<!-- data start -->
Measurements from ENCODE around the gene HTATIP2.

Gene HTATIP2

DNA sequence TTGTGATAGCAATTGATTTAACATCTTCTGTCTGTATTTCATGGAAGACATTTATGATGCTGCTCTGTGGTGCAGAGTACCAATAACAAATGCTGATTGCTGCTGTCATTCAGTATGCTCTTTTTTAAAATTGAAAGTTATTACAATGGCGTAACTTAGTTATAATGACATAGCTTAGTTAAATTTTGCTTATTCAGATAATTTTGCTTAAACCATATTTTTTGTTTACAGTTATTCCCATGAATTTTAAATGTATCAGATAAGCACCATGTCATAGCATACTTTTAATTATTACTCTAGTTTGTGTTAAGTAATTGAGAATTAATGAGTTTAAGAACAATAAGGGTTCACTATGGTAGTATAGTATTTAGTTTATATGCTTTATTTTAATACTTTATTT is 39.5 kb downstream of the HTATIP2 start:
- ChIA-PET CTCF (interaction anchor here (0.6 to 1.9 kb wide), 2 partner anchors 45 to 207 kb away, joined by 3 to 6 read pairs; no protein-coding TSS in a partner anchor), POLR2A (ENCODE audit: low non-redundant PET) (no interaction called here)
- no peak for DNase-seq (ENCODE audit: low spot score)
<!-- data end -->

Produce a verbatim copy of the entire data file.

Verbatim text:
Measurements from ENCODE around the gene HTATIP2.

Gene HTATIP2

DNA sequence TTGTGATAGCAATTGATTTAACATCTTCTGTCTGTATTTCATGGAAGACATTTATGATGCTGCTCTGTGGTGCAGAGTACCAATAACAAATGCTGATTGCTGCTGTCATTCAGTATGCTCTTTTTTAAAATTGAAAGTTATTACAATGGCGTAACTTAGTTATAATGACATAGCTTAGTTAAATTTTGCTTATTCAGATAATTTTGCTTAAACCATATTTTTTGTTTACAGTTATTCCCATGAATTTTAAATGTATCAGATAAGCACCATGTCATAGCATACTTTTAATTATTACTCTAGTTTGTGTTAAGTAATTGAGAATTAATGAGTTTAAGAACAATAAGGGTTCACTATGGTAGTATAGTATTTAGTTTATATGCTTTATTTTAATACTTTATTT is 39.5 kb downstream of the HTATIP2 start:
- ChIA-PET CTCF (interaction anchor here (0.6 to 1.9 kb wide), 2 partner anchors 45 to 207 kb away, joined by 3 to 6 read pairs; no protein-coding TSS in a partner anchor), POLR2A (ENCODE audit: low non-redundant PET) (no interaction called here)
- no peak for DNase-seq (ENCODE audit: low spot score)